One school will have a 2-in-5 chance when the Travis Roy Award is handed out to the top senior Class A boys hockey player in Maine on Saturday.

Forwards Aaron Higgins and Mitchell Ham were a dynamic duo for Falmouth, racking up 67 and 66 points, respectively, this season. Joining them as finalists are Edward Little’s Campbell Cassidy, Thornton Academy’s Lucas Hubbard and Biddeford/Old Orchard Beach/Massabesic’s Jamie Sperlich.

The award has been given out since 1996, when St. Dominic Academy’s Brian Toussaint was the first winner. This is the second time there have been five finalists, the other being in 2019 when Mt. Ararat/Lisbon/Morse’s Noah Austin won the award.

This year’s award will be presented at a ceremony beginning at 3 p.m. Saturday at the Hilton Garden Inn in Auburn.

Falmouth coach Deron Barton said having two finalists never crossed his mind at the beginning of the season.

“Never in a million years, it was the furthest thing in my mind,” Barton said. “I thought we might have one with Mitchell Ham, but never two.”


Higgins, who grew up in Lewiston until he was 12, led Class A in goals with 33 and was second in the state behind Carter Walls of John Bapst/Hermon/Bangor Christian/Deer Isle-Stonington, who led Class B with 37 tallies.

Ham led all skaters in the state with 42 assists.

Other coaches felt this was the year to have two finalists from the same school.

“The biggest thing is they fed off each other, and that’s where their success was,” Bangor coach Quinn Paradis said. “They were tough to stop.”

Higgins and Ham become the first players in Class A to reach the 60-point mark since Matt DelGiudice of Messsalonskee and Biddeford’s Brian Dumoulin — who currently plays for the Pittsburgh Penguins — surpassed 60 during the 2007-08 season. DelGiudice, a forward, was a Travis Roy Finalist, who racked up 28 goals and 37 assists, while Dumoulin, a defenseman, had 13 goals and 48 assists as a junior.

“You can’t deny the numbers that they put up,” Biddeford/Massabesic/Old Orchard Beach coach Ethan Bassile said of Ham and Higgins. “It was nice to see Higgins come back and play high school hockey because, again, you want to have the best players from Maine sticking around and playing in our league. It’s only better for the league.”


Higgins played his freshman season with the Navigators during the 2019-20 season but then joined the Maine Nordiques Academy in Lewiston for the 2020-21 season and the Seacoast Performance Academy in Exeter, New Hampshire, last season.

Edward Little has now had a finalist for the third straight year. Cassidy joins Jack Keefe in 2022 and older brother Will Cassidy in 2021 .Edward Little has had two Travis Roy winners: Josh Benson in 2002 and Kyle Smith in 2004.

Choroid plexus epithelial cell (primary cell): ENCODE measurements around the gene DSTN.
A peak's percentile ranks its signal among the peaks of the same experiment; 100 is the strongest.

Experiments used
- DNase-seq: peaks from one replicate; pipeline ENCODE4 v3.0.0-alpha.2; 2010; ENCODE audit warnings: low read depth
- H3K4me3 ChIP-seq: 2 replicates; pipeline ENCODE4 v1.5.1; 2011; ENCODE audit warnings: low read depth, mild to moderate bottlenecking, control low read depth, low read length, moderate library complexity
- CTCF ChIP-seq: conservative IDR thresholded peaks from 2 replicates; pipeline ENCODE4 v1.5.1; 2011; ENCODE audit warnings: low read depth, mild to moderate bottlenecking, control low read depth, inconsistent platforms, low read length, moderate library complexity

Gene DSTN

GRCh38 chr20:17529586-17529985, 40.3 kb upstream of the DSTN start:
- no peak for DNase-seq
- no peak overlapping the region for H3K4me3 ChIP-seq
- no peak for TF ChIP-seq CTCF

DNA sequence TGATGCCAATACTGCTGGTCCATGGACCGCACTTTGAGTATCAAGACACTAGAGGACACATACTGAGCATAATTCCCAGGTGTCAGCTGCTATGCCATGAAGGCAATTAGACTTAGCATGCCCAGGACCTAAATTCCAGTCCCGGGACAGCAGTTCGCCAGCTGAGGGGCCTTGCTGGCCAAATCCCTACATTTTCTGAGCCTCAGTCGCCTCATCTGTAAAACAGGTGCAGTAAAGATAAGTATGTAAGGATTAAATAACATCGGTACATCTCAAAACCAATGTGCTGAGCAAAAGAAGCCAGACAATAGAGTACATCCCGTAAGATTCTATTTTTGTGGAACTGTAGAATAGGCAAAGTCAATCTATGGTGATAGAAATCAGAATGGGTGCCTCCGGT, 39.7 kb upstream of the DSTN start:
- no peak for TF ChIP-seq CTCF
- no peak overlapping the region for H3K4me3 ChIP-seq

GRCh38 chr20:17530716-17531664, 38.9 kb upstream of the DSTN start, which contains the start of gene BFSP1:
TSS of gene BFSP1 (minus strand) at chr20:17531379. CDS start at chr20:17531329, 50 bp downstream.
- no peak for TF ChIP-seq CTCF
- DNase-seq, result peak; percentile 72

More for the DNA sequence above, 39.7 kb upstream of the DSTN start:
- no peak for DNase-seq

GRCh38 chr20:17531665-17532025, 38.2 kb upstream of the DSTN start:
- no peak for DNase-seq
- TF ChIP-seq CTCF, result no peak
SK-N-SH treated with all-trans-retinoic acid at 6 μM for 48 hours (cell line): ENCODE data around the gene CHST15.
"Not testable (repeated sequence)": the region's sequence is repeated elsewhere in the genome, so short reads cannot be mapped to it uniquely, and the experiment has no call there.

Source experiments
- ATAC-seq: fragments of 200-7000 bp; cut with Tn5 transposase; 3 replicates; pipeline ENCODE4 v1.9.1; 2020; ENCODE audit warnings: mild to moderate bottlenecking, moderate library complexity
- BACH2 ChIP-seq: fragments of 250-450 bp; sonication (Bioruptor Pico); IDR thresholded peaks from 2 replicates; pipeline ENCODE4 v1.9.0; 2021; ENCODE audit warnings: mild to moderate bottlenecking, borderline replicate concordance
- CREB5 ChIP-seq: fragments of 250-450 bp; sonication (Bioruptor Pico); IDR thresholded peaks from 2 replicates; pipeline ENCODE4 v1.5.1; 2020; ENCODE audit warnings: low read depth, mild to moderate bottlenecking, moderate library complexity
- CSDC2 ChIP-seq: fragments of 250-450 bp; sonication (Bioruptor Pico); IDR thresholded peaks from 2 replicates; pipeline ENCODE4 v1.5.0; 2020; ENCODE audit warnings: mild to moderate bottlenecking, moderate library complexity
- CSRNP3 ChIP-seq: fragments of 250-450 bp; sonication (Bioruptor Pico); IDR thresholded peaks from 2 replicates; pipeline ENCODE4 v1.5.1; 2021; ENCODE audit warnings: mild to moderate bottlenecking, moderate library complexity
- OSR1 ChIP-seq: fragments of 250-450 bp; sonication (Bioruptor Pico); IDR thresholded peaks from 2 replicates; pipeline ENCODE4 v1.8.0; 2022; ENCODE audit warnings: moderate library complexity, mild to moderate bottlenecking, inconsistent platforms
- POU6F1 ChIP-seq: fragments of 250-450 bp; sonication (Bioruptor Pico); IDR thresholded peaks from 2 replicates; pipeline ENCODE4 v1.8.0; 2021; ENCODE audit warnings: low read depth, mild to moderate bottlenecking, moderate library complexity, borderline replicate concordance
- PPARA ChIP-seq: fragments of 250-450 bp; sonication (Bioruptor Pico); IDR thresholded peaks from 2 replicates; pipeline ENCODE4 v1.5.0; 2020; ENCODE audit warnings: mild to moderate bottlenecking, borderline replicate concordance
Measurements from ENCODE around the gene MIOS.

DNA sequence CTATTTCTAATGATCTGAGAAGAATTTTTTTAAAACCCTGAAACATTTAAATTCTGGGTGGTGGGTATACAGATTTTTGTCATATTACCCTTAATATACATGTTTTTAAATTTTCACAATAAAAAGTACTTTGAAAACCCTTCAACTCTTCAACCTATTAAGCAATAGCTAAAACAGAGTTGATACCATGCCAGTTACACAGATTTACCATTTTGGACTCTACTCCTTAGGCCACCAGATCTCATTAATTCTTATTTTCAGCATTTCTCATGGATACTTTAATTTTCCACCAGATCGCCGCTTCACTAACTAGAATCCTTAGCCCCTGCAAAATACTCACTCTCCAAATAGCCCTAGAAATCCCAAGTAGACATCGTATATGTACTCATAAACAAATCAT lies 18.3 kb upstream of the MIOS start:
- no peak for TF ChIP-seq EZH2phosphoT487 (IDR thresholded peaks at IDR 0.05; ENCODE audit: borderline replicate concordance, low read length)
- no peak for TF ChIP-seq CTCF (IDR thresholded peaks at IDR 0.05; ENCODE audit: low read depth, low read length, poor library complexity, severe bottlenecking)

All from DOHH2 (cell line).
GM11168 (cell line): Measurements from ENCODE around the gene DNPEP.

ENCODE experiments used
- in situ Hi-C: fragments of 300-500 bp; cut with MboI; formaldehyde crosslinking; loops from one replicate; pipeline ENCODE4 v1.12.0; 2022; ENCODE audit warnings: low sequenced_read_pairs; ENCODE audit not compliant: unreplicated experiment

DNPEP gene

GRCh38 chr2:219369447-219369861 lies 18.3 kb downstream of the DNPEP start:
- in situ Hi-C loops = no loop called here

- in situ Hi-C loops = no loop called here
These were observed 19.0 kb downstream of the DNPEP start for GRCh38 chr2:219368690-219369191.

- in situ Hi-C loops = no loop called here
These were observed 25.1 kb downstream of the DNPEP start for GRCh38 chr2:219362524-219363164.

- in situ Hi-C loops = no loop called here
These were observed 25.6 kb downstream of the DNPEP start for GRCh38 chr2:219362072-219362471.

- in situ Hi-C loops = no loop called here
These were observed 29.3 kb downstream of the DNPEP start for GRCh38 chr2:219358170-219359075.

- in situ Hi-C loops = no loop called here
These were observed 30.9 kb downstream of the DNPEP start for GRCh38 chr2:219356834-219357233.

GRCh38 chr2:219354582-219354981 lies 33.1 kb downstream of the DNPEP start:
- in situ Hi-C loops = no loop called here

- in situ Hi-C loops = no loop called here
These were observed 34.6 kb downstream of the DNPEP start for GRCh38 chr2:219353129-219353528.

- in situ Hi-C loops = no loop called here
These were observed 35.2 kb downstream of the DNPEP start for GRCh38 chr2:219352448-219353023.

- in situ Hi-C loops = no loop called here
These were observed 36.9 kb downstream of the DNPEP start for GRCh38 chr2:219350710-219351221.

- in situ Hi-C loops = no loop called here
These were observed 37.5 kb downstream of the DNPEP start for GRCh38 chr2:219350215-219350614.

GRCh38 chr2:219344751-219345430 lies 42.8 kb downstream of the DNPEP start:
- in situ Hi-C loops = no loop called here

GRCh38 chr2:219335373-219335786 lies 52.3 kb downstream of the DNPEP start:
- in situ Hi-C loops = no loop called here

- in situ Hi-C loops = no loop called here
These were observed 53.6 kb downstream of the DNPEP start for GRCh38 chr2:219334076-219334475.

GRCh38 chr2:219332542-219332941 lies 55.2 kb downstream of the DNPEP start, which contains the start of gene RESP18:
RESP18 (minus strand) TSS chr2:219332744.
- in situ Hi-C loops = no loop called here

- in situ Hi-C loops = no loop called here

Campbell led the Red Eddies with 22 goals and 29 assists in 19 games. Edward Little coach Norm Gagne said Campbell’s biggest strength was giving his linemates a chance to be successful.

Thornton Academy’s Brady Corson tries to hold back Edward Little’s Campbell Cassidy during a December game in Auburn. Andree Kehn/Sun Journal

“What was important for him, and I told him that, ‘Great players make the players around them better,'” Gagne said. “I think he did that with his two linemates in Peyton Dyer and Andrew Clements. … In one game (Campbell) had eight assists, and I don’t think he even scored but he made the kids around him better. All season long, Peyton and Andrew elevated their game, and I think Campbell had a lot to do with it.”

Dyer (30 points) and Clements (28) finished second and third in team scoring.

Sperlich had nine goals and nine assists for the Tigers. His 18 points ranked third on the team.


“The thing that never ceases to amaze me about Jamie is his engine,” Bassile said. “He’s just capable of playing such big minutes in every single game that we put him out. It’s one of many reasons why I nominated him for the award.”

Bassile said Sperlich became a complete player this year by blocking shots, carrying the puck, setting up plays and scoring.

Hubbard, of Class A state-champion Thornton, is the lone defenseman out of the five candidates. He scored four goals and recorded 17 assists as the Golden Trojans’ top-scoring defenseman.

“If he was in a professional league, you might call him a model pro,” Bassile said. “He just seems to be in the right areas at all times, and he gave us a few tough games.”

Statistics aren’t the only thing considered for the Travis Roy Award. Sportsmanship also is also a part of the criteria for the honor, which is named for the late Travis Roy, who was a standout player at North Yarmouth Academy and became source of inspiration after he was injured 11 seconds into his college career at Boston University.

“People don’t realize it is more than the goals you scored, because Travis was not necessarily the top scorer in the league,” Gagne said. “He was a good solid hockey player, and he respected the game of hockey. He handled himself well, and he represented his team well. He carried himself well and set a good example for the younger kids who came to watch NYA play when he played there.”

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